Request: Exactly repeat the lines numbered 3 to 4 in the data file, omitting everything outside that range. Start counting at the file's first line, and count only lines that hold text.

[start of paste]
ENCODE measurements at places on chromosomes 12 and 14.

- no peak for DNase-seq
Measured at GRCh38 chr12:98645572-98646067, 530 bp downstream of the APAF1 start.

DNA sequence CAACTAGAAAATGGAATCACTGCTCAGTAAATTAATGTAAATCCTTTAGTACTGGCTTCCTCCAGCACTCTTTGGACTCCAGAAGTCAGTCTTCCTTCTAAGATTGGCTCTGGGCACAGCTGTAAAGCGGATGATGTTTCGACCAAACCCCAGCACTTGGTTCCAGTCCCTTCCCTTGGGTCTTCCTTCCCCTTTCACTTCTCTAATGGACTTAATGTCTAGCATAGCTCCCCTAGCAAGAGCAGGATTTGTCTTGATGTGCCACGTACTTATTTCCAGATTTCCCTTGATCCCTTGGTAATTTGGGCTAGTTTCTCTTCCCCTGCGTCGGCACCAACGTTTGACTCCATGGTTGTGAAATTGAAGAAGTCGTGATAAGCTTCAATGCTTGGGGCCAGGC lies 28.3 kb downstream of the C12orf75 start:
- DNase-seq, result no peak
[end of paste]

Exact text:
Measured at GRCh38 chr12:98645572-98646067, 530 bp downstream of the APAF1 start.

DNA sequence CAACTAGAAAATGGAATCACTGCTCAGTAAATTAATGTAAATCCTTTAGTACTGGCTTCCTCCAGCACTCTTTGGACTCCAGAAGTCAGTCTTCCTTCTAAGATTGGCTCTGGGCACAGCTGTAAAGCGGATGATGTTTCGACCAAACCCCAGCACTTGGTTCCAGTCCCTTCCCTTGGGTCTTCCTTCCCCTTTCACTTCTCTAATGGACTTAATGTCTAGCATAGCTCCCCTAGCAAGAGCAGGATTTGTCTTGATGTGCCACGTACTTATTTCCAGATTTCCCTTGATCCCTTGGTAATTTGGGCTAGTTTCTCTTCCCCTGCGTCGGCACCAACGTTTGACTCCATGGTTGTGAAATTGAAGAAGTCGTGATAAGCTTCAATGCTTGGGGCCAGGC lies 28.3 kb downstream of the C12orf75 start: